The last day of Canada's federal election is here. Justin Trudeau of the Liberal party is in a tight race and hopes to maintain his position as prime minister. Trudeau called the election two years early, potentially as a way to gain stronger Liberal control and rein in the COVID-19 pandemic.
Policies for indigenous peoples, the climate, and more are on the table. What are Trudeau's views on cryptocurrency as countries around the world start to integrate digital assets into their federal processes?
The Canada election: A forecast of outcomes
Some voters view Trudeau's call for a snap election as a so-called "power grab," according to The New York Times. Others think that he wants more Liberals on board to help him enact more legislation, despite little opposition to his policies even without a majority Liberal government.
The election period has been going on for 36 days and ends on Sept. 20. Erin O'Toole of the Conservative party opposes Trudeau and the statistics are tied for who will win.
By 10:00 p.m. ET on Sept. 20, the election will officially end. Due to the closeness of the race, it will likely be days before results come in. Ironically, Trudeau's poll results have dwindled since he first called the quick election—in the middle of a pandemic while the country works to keep cases low no less.
Trudeau hasn't taken a bold-faced stance on crypto—yet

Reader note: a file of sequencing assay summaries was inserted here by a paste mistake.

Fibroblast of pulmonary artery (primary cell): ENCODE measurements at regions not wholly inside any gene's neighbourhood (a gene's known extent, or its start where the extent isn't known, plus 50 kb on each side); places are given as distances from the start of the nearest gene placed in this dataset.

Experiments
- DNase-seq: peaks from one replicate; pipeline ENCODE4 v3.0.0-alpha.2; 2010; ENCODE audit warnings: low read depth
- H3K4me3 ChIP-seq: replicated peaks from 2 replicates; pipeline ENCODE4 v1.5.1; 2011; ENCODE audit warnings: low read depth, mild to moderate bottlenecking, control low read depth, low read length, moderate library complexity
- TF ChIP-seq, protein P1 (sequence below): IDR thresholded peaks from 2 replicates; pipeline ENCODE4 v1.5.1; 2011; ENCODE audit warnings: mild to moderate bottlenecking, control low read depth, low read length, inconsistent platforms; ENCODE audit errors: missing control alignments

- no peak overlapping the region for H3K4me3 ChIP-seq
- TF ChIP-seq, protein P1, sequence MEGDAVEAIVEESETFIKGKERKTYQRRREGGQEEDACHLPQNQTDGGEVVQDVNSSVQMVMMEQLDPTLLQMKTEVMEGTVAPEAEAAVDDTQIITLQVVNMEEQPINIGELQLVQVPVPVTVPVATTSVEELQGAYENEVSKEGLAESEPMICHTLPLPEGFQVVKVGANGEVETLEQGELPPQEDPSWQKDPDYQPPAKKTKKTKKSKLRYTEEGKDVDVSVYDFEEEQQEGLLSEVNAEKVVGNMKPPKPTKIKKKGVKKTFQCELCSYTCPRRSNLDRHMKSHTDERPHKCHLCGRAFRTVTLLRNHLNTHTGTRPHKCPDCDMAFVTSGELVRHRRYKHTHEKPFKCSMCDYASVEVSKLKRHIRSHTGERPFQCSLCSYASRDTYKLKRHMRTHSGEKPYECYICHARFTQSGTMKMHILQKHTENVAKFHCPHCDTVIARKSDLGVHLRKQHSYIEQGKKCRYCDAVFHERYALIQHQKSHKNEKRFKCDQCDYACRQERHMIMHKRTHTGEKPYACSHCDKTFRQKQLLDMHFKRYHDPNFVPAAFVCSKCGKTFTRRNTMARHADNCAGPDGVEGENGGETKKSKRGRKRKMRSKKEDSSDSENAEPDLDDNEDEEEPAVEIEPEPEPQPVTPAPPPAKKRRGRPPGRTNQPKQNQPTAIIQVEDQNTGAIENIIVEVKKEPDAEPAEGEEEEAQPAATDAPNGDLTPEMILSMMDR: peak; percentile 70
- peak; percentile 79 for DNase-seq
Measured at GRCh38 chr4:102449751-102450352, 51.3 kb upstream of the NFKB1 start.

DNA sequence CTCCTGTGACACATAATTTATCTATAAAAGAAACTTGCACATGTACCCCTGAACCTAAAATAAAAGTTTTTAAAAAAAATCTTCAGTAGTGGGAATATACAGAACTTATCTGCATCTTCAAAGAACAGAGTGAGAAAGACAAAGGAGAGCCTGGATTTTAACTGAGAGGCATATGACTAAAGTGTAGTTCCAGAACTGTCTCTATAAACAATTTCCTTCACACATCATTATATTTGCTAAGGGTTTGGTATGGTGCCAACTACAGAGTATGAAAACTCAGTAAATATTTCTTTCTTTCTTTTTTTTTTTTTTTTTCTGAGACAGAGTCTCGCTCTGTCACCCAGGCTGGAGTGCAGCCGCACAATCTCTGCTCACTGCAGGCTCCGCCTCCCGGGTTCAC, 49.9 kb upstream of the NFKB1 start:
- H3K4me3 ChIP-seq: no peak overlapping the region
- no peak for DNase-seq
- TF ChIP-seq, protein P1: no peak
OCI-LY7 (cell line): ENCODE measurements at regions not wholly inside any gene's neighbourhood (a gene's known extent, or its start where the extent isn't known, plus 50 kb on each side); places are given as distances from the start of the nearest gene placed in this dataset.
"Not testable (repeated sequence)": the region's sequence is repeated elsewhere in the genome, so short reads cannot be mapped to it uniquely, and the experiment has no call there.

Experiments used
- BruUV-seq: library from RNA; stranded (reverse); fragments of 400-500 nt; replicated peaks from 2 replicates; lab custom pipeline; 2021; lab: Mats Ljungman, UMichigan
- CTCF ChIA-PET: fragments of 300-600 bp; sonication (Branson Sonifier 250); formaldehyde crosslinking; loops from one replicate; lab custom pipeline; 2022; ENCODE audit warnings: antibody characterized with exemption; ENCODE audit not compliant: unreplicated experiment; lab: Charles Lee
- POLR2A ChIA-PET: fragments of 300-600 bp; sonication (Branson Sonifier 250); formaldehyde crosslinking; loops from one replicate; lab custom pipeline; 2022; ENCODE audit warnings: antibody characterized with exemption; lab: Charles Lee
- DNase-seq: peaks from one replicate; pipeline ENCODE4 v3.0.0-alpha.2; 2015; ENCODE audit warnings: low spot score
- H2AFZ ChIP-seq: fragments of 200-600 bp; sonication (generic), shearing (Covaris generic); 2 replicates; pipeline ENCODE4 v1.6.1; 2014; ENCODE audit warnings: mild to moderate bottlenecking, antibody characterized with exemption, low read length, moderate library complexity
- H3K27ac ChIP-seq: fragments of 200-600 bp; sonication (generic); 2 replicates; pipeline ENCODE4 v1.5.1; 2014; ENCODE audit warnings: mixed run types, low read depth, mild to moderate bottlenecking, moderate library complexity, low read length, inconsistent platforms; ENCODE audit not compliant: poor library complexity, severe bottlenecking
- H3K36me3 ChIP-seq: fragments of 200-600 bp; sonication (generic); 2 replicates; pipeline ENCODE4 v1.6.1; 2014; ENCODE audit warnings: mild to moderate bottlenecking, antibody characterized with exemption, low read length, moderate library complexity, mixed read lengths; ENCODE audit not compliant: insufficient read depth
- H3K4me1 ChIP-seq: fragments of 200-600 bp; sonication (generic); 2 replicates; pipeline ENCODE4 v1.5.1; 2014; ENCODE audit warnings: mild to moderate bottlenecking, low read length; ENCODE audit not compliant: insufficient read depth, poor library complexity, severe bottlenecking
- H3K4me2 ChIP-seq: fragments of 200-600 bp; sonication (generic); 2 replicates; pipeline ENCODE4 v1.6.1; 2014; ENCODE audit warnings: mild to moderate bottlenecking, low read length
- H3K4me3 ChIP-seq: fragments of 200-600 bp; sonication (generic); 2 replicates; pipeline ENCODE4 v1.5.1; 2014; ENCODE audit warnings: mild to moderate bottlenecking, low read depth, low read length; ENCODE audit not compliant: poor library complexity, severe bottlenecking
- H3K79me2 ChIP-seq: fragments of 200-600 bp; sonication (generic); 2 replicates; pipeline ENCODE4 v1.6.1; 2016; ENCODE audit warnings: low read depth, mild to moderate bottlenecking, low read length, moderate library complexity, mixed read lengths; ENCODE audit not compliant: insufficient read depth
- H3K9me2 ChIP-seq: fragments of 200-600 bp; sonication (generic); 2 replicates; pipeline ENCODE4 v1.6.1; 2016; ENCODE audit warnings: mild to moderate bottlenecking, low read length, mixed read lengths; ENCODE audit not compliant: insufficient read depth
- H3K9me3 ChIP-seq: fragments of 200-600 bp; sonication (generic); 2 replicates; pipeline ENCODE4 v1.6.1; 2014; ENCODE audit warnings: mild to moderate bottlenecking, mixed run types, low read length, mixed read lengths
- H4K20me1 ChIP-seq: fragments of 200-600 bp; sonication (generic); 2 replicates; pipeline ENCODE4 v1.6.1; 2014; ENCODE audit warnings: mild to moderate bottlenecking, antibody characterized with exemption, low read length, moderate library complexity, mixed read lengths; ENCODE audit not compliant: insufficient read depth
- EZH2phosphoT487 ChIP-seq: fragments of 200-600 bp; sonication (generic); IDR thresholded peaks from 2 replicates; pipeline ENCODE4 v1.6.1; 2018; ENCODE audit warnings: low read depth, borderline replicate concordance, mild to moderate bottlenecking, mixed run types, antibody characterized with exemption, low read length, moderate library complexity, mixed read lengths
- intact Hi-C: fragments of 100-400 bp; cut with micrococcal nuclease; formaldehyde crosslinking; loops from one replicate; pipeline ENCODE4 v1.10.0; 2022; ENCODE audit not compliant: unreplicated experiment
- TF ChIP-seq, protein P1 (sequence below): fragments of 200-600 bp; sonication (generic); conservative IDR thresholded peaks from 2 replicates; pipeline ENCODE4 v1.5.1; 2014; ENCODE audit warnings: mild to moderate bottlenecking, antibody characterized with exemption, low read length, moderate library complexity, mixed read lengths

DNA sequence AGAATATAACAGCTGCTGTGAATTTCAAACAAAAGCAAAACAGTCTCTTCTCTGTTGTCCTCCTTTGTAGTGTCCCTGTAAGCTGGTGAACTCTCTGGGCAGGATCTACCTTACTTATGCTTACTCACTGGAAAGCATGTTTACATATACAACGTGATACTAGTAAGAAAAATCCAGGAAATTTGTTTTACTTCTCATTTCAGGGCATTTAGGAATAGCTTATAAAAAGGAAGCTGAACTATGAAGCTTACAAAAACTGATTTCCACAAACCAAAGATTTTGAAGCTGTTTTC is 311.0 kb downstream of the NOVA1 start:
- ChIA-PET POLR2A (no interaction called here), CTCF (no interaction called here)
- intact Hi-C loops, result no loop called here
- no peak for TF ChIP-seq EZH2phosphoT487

Canadian lawmakers like Trudeau haven't been overt about their feelings towards cryptocurrency. On the other hand, many politicians and Canadians have been vocal about supporting cryptocurrency. Even Ethereum co-founder Vitalik Buterin is Russian-Canadian himself (as the second biggest blockchain and coin, that's one serious claim to fame).
Digital assets are already impacting the Canadian economy, and they will continue to do so at greater scale. Ignoring it could be imprudent for a nation of people.
Justin Truduea has family ties in the crypto world
I'm not privy to Trudeau family dinners, but at least one person at the table has an interest in cryptocurrency. For one, Trudeau's half-brother, Kyle Kemper is a fan of Dogecoin (DOGE). Kemper even spoke about Dogecoin at a national blockchain conference once—and the Canadian government paid him nearly $10,000 for it. Canadian politicians were more worried about nepotism than cryptocurrency after the fact.
For months, the altcoin was gaining serious traction since being swelled by the likes of Elon Musk, but it never hit the dollar mark and has since fallen below $0.025.
Kemper is an adviser for the Chamber of Digital Commerce Canada, the author of The Unified Wallet - Unlocking the Digital Golden Age, and the founder of companies like Swiss Key and Million Doge Disco. He refers to his "bitcoin awakening" in 2013 as the key to his vision.
While Trudeau hasn't voiced his agreement (or lack thereof) with his half-brother's staunchly pro-crypto views, there's something to be said about those family ties. While Canada isn't likely to end up like El Salvador, which recently made Bitcoin a legal tender, the country has the potential to institute pro-crypto policies for the modern era (beyond a simple tax law that extends to cryptocurrency). Those developments have yet to be seen.